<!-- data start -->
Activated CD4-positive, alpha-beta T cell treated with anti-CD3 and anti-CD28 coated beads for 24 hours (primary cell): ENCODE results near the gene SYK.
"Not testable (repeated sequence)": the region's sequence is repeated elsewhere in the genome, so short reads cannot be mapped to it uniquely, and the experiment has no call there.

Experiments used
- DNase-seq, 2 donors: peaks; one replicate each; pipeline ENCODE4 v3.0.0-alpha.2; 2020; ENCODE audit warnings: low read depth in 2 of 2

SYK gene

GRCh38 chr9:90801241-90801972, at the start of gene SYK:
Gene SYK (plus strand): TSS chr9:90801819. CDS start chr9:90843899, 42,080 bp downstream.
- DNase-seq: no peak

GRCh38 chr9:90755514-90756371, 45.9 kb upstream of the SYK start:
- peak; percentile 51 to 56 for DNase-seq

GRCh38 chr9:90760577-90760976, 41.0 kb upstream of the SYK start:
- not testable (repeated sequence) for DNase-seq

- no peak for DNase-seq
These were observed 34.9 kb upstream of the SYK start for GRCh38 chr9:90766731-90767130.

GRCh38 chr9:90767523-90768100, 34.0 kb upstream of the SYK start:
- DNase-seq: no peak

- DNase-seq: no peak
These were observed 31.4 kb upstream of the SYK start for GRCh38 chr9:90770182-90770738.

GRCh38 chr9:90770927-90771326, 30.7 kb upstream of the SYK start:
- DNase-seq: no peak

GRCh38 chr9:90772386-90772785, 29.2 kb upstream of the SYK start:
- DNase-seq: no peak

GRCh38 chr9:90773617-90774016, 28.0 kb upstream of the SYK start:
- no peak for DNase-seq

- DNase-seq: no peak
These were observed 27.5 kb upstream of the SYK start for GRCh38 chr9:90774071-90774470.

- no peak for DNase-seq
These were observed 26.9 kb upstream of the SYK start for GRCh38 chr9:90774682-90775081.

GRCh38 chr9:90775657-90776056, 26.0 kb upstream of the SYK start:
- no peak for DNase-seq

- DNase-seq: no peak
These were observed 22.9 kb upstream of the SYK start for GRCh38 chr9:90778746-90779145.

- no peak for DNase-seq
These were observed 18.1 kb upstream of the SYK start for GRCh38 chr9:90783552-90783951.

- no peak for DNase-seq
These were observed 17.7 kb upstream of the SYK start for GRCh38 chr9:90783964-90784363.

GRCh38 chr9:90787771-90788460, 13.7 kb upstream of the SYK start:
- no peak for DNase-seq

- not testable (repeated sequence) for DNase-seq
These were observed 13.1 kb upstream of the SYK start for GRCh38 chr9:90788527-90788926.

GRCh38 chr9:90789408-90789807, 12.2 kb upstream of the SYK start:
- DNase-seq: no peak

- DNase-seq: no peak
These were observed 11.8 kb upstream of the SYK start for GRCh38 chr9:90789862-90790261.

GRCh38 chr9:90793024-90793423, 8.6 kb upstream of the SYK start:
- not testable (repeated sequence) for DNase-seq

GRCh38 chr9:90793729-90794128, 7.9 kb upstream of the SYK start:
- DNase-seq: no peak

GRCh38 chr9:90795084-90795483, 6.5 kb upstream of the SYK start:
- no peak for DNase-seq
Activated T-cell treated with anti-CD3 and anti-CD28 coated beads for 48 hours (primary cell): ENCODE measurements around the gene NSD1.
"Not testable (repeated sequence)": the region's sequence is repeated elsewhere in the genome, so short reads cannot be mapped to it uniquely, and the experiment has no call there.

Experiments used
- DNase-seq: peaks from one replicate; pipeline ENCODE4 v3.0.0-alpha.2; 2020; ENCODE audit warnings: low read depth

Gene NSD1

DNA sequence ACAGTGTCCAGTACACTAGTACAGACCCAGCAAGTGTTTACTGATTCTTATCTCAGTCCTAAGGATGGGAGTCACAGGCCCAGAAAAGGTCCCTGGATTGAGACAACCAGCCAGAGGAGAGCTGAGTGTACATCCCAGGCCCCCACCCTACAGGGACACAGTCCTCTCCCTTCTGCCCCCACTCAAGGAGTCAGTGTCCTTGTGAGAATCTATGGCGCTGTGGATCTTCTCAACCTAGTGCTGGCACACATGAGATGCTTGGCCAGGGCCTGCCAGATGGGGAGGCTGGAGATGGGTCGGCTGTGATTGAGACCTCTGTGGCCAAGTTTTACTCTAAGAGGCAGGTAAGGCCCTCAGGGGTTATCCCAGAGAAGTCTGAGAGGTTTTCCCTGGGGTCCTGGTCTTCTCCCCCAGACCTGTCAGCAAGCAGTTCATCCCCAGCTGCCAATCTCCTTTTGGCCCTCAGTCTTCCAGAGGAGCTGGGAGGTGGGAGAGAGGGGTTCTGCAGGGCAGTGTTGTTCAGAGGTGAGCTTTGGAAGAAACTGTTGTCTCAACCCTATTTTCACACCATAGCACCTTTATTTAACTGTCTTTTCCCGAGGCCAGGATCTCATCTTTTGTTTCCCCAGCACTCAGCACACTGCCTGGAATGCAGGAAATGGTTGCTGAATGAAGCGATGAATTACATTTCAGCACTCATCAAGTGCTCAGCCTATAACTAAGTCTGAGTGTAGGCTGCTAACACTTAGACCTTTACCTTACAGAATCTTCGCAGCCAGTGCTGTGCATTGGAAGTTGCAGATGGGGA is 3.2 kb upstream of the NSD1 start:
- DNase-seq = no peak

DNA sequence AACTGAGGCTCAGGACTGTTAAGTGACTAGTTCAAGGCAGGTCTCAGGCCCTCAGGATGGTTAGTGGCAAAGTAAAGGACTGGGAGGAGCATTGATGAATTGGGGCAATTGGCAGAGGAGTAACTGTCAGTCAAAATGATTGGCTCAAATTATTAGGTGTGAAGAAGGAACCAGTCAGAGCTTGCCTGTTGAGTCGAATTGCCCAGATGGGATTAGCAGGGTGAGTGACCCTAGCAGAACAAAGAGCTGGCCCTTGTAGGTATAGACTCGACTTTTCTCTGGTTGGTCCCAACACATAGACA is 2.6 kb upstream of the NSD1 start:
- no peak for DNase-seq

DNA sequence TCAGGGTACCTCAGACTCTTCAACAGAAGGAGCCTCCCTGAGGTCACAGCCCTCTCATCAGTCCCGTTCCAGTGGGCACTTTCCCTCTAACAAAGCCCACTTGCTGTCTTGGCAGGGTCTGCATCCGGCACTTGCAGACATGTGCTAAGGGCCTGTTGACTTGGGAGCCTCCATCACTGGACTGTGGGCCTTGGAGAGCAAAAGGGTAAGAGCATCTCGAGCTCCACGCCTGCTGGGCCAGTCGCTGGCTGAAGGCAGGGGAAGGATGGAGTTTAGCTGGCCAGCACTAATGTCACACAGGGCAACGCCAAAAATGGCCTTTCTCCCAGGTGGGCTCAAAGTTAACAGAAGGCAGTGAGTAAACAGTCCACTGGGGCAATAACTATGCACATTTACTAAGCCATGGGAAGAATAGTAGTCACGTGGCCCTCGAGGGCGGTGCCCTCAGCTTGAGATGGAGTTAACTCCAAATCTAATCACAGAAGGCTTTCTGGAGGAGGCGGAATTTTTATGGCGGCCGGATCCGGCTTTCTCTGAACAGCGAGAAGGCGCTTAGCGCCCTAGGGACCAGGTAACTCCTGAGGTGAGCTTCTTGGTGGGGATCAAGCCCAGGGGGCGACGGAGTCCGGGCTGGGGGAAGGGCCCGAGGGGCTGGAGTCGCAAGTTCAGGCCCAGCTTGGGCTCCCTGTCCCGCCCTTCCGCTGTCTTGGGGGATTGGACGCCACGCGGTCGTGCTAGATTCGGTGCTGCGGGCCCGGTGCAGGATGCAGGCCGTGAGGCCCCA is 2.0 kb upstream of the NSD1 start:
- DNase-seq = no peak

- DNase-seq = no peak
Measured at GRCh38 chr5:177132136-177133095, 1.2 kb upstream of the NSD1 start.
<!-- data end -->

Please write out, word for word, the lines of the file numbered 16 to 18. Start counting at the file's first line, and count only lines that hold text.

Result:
- DNase-seq: no peak

- DNase-seq: no peak
These were observed 31.4 kb upstream of the SYK start for GRCh38 chr9:90770182-90770738.